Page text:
As far as autism-specific work, please think very, very hard about it and understand exactly what the dog can and can't do and what the dog's purpose really is. What, exactly, are you expecting the dog to do? Be realistic in your goals, and never put your dog or child in danger. There is a fad over the last several years of tying autistic children to dogs to make them less mobile. This is a horrible ideal, is very dangerous, and is NEVER okay. Dogs are not babysitters. That said, dogs absolutely can help people with autism. I am autistic and I have a service dog, and he's really changed my life. He goes guide work (including stopping at street crossings and changes in elevation), light balance work, and several other tasks that are specific to my needs.


The long and short of it is that you have a 2 1/2 month old PUPPY and you have two years of puppyhood ahead of you. You need to enlist the help of a local trainer to help get your pup off to a good start. your puppy needs to be a puppy, and your primary job is to keep both your kid and your pup safe. Make sure the pup gets plenty of exercise and play time in a safe, controlled environment, even if that means your son isn't present.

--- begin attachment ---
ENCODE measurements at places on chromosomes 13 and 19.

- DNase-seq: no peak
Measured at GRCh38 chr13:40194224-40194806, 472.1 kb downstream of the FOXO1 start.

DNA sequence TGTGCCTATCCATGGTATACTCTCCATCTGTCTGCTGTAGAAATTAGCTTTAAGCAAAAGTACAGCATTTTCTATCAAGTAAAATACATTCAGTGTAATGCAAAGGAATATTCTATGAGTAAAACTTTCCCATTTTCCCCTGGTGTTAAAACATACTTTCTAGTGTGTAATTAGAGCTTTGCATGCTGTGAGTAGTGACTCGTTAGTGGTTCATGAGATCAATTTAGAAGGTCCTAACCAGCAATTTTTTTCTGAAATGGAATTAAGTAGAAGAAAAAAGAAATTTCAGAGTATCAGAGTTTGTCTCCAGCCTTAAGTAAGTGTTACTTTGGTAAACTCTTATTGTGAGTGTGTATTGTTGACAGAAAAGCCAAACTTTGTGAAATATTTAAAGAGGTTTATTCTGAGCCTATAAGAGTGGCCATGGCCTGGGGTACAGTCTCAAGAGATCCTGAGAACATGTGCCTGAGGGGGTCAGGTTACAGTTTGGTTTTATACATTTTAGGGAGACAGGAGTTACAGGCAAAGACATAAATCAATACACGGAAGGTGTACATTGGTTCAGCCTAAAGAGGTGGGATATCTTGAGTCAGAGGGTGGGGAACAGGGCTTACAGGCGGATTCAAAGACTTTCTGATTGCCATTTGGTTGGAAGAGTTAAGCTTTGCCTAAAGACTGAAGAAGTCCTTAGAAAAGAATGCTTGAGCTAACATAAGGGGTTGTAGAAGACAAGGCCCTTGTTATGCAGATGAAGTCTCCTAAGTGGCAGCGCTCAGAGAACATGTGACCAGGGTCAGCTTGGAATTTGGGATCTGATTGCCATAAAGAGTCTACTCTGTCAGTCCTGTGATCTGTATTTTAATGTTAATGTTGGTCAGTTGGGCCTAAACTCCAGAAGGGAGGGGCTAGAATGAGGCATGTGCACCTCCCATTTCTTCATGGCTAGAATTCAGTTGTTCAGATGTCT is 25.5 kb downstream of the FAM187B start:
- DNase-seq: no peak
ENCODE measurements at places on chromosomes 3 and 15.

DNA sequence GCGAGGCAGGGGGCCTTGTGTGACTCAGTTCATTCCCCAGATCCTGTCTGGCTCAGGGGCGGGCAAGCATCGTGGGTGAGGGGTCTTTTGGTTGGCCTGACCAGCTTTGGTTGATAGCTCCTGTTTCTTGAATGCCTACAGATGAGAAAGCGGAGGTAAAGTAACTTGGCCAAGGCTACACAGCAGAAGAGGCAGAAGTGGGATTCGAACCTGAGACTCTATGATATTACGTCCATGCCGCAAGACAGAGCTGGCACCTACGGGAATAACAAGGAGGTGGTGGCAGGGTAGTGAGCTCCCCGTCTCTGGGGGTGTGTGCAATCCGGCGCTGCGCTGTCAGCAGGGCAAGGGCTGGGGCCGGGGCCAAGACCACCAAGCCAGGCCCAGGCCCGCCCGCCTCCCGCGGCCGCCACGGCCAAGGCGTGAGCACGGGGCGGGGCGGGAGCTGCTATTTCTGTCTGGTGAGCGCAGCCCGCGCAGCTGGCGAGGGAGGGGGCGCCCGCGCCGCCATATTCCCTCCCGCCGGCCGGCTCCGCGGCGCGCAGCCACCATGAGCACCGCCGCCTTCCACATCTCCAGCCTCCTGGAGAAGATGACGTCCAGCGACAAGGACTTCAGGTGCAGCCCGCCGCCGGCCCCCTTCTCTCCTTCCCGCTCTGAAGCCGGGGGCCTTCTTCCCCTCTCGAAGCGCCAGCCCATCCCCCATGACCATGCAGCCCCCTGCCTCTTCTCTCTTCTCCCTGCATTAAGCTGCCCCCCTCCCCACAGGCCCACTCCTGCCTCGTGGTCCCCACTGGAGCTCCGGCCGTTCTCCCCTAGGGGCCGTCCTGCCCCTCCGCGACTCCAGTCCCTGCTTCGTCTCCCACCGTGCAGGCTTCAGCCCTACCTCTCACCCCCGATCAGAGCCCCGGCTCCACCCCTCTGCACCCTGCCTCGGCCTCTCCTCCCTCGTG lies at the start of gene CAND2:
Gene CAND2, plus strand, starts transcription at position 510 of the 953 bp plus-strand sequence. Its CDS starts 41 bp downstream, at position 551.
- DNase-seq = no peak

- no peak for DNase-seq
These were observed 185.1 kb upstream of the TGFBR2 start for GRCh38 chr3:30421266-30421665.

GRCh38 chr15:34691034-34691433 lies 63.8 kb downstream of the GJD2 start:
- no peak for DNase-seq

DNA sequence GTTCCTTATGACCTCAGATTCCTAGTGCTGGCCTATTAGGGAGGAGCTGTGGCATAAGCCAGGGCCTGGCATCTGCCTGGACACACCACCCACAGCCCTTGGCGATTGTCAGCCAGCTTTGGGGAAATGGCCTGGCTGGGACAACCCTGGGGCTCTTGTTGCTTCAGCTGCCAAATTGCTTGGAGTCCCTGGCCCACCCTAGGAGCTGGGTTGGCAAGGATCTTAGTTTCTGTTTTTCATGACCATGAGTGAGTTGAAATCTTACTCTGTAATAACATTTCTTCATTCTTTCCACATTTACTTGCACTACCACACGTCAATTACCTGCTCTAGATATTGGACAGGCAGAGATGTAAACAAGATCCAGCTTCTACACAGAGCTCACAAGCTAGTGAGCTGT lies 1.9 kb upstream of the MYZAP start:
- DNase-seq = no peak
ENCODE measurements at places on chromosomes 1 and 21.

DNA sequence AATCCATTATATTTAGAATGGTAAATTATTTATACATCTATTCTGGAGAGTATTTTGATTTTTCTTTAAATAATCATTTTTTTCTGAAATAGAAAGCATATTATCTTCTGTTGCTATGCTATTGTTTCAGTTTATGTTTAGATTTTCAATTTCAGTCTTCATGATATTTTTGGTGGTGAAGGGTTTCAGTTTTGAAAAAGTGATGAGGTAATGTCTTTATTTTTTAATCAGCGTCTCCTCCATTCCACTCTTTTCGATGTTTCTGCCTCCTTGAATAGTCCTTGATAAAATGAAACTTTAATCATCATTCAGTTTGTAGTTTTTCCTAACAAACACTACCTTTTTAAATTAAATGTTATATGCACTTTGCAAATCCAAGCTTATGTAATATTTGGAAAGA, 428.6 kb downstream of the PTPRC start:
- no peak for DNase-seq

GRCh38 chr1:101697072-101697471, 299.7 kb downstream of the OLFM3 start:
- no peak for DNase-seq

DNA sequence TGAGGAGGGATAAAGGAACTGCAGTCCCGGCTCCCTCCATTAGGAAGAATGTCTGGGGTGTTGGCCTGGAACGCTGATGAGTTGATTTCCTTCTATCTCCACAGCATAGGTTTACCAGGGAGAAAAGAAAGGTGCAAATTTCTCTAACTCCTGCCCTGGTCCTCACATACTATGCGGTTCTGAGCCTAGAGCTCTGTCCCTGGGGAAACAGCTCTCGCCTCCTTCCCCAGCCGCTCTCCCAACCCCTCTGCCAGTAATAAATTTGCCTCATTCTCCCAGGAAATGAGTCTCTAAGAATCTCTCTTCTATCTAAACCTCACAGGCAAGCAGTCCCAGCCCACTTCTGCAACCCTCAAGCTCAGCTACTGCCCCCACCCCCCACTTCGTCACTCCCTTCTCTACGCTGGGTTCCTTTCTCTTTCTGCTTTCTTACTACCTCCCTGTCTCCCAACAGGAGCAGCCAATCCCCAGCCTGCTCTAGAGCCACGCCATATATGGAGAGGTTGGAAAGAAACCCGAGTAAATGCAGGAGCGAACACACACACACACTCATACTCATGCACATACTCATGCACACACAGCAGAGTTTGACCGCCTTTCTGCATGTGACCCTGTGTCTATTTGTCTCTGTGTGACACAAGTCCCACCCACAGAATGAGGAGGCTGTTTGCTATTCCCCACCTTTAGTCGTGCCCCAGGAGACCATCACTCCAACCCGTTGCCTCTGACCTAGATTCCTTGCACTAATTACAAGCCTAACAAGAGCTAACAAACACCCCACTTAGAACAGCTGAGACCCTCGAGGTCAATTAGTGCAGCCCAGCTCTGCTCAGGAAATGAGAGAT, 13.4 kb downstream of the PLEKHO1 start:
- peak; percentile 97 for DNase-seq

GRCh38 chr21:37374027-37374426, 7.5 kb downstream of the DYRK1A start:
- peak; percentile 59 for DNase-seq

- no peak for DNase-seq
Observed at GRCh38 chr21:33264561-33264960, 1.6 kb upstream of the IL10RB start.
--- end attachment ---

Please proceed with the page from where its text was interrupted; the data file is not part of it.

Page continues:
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Old 08-05-2013, 01:17 PM
OthoDPS OthoDPS is offline
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Thanks for the reply,

We never leave the Luna and Theo together unsupervised as we know that would potentially end in disaster. Currently we are using the same techniques we used to stop her nipping at us with Theo but obviously without Theo doing it. The technique we are using is firmly stating no biting and giving her one of her chew toys instead.

We are looking for a local trainer, and there are lots fortunately, but none of the courses start before September which is annoying. Currently if we need to we move Luna into the kitchen and we have a baby gate there to prevent her from coming back into the living room, which helps in calming Theo down a little bit and makes eating easier until she starts to howl, which cause Theo to cry because of the noise. At this point we do generally let her back on but on a lead so she cant get near the table he eats at.

As for the training, its ran by a charity called Dogs for the Disabled and its just general training on how to get your autistic child to better communicate via the use of a dog. They have been doing it for a few years and it works really well, it isn't about tethering the child to the dog either, its about forming a positive relationship where the dog understands the limitations of the individual they are with.